Also, New Zealand apparently has had a brain drain since the 1970s. (Source Wikipedia). The conclusion to be drawn from this is that as the average intelligence of a country goes down the implementation of neoliberal policies goes up.

    In other words, the stupider you are the more you support neoliberal market policies, This is true for the 95% whose position is worsened by neoliberal policies. Of course, in the top 5% of wealth earners, the smarter you are the more you support neoliberal policies which of course haeavily favour the wealthy.

  13. Mmmmm. Some very funny (sort of) comments up-thread – that are at heart ungenerous about New Zealanders.

    There was a time when Australia and New Zealand were viewed differently:

    ‘As Barry Gustafson noted in his biography on [Michael Joseph] Savage, New Zealand ‘had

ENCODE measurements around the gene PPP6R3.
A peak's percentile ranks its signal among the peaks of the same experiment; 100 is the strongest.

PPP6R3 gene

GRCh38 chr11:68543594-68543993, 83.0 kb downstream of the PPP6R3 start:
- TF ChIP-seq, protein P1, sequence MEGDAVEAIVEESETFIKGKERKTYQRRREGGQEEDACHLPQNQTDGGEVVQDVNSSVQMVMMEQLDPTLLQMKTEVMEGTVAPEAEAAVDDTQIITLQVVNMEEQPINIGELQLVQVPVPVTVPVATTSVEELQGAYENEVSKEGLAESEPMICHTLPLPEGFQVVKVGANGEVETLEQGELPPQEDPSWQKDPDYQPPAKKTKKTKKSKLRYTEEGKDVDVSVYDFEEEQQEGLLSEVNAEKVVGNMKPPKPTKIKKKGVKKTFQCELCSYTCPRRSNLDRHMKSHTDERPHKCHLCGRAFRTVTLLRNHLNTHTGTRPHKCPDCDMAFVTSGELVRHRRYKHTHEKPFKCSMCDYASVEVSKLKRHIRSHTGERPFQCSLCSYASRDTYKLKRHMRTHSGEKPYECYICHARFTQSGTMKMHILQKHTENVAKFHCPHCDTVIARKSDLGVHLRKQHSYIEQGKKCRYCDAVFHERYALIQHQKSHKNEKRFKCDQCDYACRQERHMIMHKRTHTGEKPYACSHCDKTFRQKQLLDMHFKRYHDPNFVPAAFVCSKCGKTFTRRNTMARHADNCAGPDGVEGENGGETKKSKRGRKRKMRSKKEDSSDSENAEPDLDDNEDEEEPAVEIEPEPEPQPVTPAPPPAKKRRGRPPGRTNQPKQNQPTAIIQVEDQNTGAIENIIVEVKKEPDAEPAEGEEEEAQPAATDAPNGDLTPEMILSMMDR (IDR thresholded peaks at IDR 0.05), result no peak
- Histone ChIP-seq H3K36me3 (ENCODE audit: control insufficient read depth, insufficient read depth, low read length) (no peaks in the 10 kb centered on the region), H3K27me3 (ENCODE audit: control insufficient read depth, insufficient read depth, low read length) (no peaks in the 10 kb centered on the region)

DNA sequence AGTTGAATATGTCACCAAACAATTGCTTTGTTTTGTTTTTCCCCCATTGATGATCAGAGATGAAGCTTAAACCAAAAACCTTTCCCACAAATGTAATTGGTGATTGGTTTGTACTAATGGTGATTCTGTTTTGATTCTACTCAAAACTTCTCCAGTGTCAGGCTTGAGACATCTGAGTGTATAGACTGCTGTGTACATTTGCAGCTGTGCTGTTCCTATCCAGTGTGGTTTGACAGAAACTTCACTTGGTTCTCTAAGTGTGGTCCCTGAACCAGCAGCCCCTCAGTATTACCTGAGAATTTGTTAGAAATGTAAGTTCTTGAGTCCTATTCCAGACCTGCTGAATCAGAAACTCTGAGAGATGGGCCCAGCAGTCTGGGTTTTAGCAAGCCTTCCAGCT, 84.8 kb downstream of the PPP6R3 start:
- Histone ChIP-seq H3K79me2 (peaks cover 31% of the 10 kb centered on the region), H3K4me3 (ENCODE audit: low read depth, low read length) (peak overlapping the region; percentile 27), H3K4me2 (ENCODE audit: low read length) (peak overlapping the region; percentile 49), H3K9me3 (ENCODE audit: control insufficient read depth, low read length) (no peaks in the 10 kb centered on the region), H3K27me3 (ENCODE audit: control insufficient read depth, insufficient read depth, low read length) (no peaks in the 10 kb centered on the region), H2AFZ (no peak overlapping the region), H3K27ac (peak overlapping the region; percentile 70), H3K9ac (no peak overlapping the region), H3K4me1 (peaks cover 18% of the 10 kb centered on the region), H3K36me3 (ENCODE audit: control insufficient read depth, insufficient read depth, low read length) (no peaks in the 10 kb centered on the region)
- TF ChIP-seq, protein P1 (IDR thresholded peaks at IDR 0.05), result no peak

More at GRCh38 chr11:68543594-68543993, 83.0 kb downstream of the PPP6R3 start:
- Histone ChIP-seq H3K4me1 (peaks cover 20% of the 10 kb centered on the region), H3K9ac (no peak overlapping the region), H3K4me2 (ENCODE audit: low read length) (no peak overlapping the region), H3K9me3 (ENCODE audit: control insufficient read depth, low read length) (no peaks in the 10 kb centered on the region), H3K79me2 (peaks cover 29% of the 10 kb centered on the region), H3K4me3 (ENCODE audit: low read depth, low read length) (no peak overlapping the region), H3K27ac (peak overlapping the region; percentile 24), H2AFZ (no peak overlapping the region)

always been portrayed prominently in the [Australian] newspapers and journals read by Savage over the years as a country politically advanced, generously endowed by nature, industrially peaceful, economically prosperous and socially harmonious – at least in relation to Australia’’ (Marsh & Miller, 2012: 218).

    The “economic factors” sought for in the preceding comments, may have no relevance for the changes/reforms undertaken in the 80s or current performance. There are just as many other factors of importance: historical migration patterns, class distinctions, Maori-pakeha conflict/warm (Land Wars), Waterside Strike ’51, land-rights and Springbok Tour ’81, a shift to MMP, lack of upper house in the NZ parliament (and the consequent concentration of executive power) to name a few.

    There is, briefly put, a history of resistance in NZ which has deep impacts in a small population; for some parts of NZ society is “just not good enough”. The requirement for “respect of authority” in a so-called “classless society” has historical roots:

    ‘Together with some sympathetic business leaders, they [wealthy landholders] created a network of Reform Associations, whose task it was to promote a political agenda that included low taxes, free trade and reduced government spending … .